FIG. 2 is an oblique view showing the internal structure of the device according to said first embodiment of the present invention, especially in the state after power terminals having been connected to said predetermined positions;

FIG. 3 is an oblique view showing the external appearance of the device shown in FIG. 2, after having been molded by resin;

FIG. 4 is an enlarged oblique view showing a part of structure of the device shown in FIG. 2;

FIG. 5 is an enlarged view for explaining the structure of a jumper plate shown in FIG. 2;

FIGS. 6a and 6b are views for explaining the structures of power terminals shown in FIG. 2;

FIG. 7 is an enlarged side view for explaining the outline structure of the device shown in FIG. 2;

FIG. 8 is a graph showing the relation between the ratio d/w (w:the width of a power terminal, d:the distance between power terminals) and the magnitude of inductance per unit length of a power terminal;

FIG. 9a is a graph showing the wave-form characteristic of a surge voltage obtained at a turn-off switching of the semiconductor device according to one prior art of this invention;

FIG. 9b is a graph showing the wave-form characteristic of a surge voltage obtained at a turn-off switching of the semiconductor device according to this invention;

FIG. 10 is a view showing the equivalent circuit of the semiconductor device according to the prior art of this invention;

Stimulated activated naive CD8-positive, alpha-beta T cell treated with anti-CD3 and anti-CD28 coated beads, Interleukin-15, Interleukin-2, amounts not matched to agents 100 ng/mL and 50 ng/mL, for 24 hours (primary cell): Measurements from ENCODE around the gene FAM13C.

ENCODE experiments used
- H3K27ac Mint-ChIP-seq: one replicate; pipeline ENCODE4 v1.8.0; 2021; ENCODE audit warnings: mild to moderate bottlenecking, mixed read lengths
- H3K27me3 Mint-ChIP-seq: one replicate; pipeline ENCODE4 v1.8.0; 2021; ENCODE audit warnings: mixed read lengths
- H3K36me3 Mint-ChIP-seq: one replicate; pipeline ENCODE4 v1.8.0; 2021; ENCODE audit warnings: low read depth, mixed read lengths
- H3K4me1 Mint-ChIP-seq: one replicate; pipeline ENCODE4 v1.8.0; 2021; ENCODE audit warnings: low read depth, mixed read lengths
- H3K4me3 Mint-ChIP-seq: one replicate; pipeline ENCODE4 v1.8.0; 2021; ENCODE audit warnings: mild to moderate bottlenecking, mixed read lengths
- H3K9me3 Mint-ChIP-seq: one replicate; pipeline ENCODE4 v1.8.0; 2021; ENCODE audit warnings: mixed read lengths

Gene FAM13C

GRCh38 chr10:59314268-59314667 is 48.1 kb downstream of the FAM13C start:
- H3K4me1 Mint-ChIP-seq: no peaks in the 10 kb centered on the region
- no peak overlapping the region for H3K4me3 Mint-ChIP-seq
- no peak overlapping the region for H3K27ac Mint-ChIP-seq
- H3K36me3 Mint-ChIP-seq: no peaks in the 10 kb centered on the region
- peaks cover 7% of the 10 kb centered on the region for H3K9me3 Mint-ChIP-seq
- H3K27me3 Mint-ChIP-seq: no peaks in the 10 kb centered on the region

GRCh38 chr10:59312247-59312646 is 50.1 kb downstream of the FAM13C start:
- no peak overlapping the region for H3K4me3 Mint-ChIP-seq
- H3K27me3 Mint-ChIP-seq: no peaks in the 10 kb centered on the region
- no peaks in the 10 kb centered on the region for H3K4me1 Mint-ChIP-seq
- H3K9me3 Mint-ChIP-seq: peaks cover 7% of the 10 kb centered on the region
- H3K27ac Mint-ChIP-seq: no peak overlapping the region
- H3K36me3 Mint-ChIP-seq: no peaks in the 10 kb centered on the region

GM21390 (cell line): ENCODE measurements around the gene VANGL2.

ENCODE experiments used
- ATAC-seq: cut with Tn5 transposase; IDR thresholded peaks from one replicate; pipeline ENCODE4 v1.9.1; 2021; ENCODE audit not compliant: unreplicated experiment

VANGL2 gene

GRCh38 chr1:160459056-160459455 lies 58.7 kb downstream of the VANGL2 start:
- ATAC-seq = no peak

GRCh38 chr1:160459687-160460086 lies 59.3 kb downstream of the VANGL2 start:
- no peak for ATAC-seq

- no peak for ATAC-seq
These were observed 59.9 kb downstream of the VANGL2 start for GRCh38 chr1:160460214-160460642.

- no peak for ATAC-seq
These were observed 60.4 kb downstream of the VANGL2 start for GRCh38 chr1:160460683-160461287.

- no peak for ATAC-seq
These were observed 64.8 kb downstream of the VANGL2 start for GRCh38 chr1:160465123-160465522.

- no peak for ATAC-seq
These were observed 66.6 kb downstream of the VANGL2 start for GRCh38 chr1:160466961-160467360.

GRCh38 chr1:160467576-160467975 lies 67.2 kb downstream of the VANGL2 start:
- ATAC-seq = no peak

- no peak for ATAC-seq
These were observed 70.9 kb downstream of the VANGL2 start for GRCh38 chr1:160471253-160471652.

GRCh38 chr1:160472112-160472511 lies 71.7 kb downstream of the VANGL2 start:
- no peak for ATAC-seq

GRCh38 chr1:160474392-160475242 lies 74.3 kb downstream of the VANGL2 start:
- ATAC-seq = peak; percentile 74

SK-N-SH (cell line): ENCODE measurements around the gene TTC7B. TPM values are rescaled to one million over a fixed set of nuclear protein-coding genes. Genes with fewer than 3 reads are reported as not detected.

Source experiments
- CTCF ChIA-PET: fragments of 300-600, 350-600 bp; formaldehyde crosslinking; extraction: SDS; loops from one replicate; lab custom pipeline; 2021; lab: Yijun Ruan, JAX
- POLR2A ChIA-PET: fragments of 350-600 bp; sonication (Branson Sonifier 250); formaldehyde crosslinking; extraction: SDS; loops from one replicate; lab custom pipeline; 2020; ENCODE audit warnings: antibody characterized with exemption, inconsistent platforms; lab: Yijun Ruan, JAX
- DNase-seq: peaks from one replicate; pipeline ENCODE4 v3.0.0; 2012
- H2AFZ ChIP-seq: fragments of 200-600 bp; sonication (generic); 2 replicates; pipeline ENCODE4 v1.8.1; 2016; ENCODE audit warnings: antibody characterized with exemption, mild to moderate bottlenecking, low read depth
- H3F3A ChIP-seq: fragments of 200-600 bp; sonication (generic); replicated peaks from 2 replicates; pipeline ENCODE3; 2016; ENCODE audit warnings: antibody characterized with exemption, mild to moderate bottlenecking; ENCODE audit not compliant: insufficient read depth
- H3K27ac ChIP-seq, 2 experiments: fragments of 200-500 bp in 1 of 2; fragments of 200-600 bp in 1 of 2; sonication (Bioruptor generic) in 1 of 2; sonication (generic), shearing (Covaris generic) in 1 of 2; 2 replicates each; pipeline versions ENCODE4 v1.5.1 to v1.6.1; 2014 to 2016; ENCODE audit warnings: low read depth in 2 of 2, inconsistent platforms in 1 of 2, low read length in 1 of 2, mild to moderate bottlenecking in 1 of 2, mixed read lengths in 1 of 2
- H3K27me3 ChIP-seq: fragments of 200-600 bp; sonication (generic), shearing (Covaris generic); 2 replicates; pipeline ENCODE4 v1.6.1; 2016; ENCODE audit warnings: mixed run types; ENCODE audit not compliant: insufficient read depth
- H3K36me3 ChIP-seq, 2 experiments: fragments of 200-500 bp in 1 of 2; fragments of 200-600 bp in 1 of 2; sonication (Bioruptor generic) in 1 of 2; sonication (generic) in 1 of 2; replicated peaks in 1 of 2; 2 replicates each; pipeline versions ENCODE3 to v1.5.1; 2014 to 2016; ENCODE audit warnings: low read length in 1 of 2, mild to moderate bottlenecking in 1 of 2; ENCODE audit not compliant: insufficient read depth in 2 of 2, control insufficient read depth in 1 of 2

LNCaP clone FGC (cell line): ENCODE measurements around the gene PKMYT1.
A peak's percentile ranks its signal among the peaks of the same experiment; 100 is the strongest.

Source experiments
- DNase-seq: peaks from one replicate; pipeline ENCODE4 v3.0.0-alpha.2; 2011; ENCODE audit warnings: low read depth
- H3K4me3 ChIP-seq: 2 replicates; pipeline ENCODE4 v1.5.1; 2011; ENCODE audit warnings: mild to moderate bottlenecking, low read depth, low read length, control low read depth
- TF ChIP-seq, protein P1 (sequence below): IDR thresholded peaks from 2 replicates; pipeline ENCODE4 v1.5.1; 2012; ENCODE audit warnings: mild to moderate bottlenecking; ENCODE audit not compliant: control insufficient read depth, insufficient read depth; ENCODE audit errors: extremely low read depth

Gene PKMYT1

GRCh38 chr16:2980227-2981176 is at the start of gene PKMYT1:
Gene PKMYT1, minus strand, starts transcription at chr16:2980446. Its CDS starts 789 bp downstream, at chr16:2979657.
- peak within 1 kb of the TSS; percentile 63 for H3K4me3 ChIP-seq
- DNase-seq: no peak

FIG. 11 is a view showing the structure of a three phase motor driving circuit in which the semiconductor device of this invention is applied;

FIGS. 12a and 12b are views showing the equivalent circuits of the semiconductor devices according to the prior art of this invention;

FIGS. 13a and 13b are views showing snubber circuits for reducing the surge voltage generated in a semiconductor device;

FIGS. 14a and 14b are views for explaining the inductance induced in a usual conductor; and

FIG. 15 is a view showing the internal structure of a semiconductor device according to another embodiment of the present invention.

DETAILED DESCRIPTION OF EMBODIMENTS

FIGS. 1 and 2 show the internal structure of a semiconductor device for use with a large current according to one embodiment of the present invention, In particular, FIG. 1 shows the device structure in which power terminals have not been installed yet at certain positions of a substrate, On the other hand, FIG. 2 shows the device structure in which said terminals have already been installed at the certain positions, FIG. 3 is an oblique view showing the appearance of the semiconductor device whose internal structure is shown in FIG. 2, the device having undergone a resin molding process.